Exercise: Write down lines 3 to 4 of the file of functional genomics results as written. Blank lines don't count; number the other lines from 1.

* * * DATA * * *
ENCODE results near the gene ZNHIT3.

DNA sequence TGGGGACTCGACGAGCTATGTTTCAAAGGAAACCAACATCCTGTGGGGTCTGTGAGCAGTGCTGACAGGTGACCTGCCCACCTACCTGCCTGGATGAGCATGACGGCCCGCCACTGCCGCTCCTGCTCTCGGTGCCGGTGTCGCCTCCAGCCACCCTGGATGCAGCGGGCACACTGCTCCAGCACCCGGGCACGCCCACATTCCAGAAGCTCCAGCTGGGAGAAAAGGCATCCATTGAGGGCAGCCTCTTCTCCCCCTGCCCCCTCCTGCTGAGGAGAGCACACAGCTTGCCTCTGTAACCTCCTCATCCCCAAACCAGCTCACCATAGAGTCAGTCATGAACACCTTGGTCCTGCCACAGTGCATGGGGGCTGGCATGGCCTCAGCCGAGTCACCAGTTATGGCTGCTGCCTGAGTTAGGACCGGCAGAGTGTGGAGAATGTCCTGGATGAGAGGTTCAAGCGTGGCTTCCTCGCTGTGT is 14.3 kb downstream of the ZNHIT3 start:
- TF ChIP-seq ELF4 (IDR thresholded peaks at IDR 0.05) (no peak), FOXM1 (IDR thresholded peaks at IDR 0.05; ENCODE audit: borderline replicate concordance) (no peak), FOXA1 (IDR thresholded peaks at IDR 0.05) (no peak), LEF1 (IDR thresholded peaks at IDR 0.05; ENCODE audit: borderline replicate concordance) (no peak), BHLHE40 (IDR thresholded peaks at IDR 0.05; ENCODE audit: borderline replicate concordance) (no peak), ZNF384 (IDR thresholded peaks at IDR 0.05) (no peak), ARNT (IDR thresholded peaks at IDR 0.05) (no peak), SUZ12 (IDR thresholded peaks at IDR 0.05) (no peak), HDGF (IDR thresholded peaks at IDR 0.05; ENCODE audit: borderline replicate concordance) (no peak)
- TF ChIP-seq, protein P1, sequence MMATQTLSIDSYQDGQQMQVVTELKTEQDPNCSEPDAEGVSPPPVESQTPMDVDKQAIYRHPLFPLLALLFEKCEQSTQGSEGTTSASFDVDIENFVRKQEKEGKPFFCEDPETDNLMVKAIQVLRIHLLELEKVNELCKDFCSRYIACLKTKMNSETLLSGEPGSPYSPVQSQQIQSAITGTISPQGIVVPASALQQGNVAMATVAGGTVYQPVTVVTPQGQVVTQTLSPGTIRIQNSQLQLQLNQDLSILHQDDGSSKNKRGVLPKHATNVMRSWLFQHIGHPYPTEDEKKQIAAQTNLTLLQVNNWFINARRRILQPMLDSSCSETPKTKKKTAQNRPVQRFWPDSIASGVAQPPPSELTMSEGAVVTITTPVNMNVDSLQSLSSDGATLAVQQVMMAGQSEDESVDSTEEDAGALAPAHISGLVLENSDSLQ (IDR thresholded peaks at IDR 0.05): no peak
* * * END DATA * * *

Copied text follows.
- TF ChIP-seq ELF4 (IDR thresholded peaks at IDR 0.05) (no peak), FOXM1 (IDR thresholded peaks at IDR 0.05; ENCODE audit: borderline replicate concordance) (no peak), FOXA1 (IDR thresholded peaks at IDR 0.05) (no peak), LEF1 (IDR thresholded peaks at IDR 0.05; ENCODE audit: borderline replicate concordance) (no peak), BHLHE40 (IDR thresholded peaks at IDR 0.05; ENCODE audit: borderline replicate concordance) (no peak), ZNF384 (IDR thresholded peaks at IDR 0.05) (no peak), ARNT (IDR thresholded peaks at IDR 0.05) (no peak), SUZ12 (IDR thresholded peaks at IDR 0.05) (no peak), HDGF (IDR thresholded peaks at IDR 0.05; ENCODE audit: borderline replicate concordance) (no peak)
- TF ChIP-seq, protein P1, sequence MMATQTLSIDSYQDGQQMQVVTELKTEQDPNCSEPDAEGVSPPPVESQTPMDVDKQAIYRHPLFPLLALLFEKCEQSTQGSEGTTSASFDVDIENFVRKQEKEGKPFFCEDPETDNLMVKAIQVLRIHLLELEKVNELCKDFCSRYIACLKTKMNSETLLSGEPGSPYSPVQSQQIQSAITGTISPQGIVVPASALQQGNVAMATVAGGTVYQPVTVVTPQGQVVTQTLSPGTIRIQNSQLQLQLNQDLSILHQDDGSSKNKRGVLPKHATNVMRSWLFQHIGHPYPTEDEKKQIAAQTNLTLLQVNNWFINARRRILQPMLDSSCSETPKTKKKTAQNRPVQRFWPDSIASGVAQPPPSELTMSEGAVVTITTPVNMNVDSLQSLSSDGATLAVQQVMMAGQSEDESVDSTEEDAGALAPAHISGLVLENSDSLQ (IDR thresholded peaks at IDR 0.05): no peak